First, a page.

By revolving each room’s design around a superbly unique piece of art, designer Andrea McMullen and her team breathe colour, life and pleasure into a new home in Whitby.

By Adriana Ermter


Designer Andrea McMullen, the founder of the highly impressive fi rm ADM Design, Inc., was faced with a dilemma: She had a client — a downtown Toronto condo dweller — who had purchased a brand-new, three-storey home in Whitby, Ont., but six months past the homeowner’s possession date, the new abode sat empty, locked and gathering dust. She was reluctant to move.


So, what’s a designer to do? That’s easy, says McMullen. “You make her new home absolutely spectacular,” she states with confidence and delight. In this case, the homeowner had bought pre-construction, and by the time her closing date rolled around, she was having second thoughts about relocating. “She wasn’t sure she ultimately wanted to be there,” she says. “However, my client loves art, so we purposefully designed every room around a stunning focal piece to create maximum joy. I just knew that when she saw the finished space, she’d want to move in and enjoy her new home.”


Sure, it’s not McMullen’s typical design modus operandi, but it proved to be an innovative and completely effective one with high impact. Granted carte-blanche by the homeowner — who brought only a white lacquered dining room table and a painting from Paris into the four-bedroom home — McMullen transformed the new build into a warm, welcoming, modern-contemporary haven bursting with colour. Flashes of bright pink can be found exploding off the laundry room walls. Long oval emerald-green tiles shimmer in the upstairs ensuite and midnight-blue paint revolutionizes the dining space. Interspersed throughout are light-toned, wide-plank hardwood floors. Black iron hand railings flank the multi-level staircase and a palette of soft grey, sleek white and neutral beige can be found on the walls, within the furniture and featured in a grand triptych painting hung near the foyer.


All that said, McMullen’s design inspiration was ignited by a three-dimensional sculpture of a panther created by a Toronto-based visual artist named Perry Lansing. “The homeowner and I met at a Perry Lansing art show,” explains McMullen. “She was looking around and wanted to buy a piece but didn’t know where to put it in her home, so she asked me for my help. We connected and she ended up hiring me.” The Lansing piece is a life-sized black panther sculpture crafted from head to tail with upcycled denim. If that wasn’t hip enough, the names of Motown greats (think Marvin Gaye and Stevie Wonder) are printed on the piece. It stands mid-leap atop a white pillar in the family room. It’s positioned perfectly, in the vicinity of the room’s second Lansing sculpture — a lacquered three-dimensional jean jacket adorned with white metal angel wings — which hangs above the fireplace. Nestled between them is an onyx and white-hued 10-foot-high feature wall that makes another impressive statement.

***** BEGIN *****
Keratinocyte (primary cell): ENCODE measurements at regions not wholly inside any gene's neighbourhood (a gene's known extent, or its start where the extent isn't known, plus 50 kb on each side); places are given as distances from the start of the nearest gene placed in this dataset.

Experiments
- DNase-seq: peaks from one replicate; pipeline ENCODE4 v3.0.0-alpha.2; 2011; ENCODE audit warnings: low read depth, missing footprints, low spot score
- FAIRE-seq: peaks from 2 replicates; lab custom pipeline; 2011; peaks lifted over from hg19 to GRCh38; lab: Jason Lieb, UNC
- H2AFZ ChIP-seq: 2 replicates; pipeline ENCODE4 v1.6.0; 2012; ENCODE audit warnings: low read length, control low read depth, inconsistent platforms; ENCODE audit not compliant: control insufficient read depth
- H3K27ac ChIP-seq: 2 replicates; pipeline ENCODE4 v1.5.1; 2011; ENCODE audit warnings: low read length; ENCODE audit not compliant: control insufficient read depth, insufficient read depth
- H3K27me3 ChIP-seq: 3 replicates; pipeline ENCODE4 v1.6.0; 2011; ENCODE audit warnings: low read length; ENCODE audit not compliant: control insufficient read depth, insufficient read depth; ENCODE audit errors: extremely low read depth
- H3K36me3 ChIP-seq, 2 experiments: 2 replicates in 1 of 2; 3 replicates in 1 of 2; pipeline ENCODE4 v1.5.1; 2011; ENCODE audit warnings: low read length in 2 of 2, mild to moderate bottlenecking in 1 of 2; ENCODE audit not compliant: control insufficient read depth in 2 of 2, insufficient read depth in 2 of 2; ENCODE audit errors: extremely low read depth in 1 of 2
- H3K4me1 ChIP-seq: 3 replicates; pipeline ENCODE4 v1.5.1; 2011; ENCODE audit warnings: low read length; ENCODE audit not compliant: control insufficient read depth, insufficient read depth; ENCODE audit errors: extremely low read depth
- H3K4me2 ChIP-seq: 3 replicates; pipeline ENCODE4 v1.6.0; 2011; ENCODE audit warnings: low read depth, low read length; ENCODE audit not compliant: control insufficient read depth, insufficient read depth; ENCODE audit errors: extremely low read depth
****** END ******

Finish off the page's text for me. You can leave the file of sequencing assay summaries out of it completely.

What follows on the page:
Across the room, the open-concept kitchen’s white cabinetry and large waterfall island create an airy contrast. High-end features, complete with a gas range stove and pot-filler faucet, a herringbone tile backsplash and a floating, curved metal art sculpture make their mark. To the right, a cantilevered black table and chairs rest atop an onyx and white area rug. An intricate, black metal, star-like chandelier with round glass lights hangs from above, and an abstract black-and-white painting by Elena Henderson completes the cozy-chic vibe. “I was raised in an art gallery, so I understand the aesthetic fabulous pieces can bring to a space,” says McMullen. “It’s all about the composition. I like to layer art over wallpaper and make groupings from design elements.” These elements include a flurry of nine circular mirrors with gear-inspired frames grouped on a wall in the principal bedroom; two enormous gold lips placed above the ensuite’s soaker tub; three-dimensional silver birds captured in flight scattered across a staircase wall; four three dimensional silver parrots hanging high in the powder room; and two five-foot-tall white sculptures of naked women standing at the foot of the dining room table. Art isn’t just decor and accoutrement in this space — it injects the home with visual interest, a ton of personality and, well, it just arouses exuberance.


“This is a subdivision home with a seriously hip vibe,” says McMullen. “My client needed something to inspire her to fall in love with her space and she definitely has that now. She is finally home.”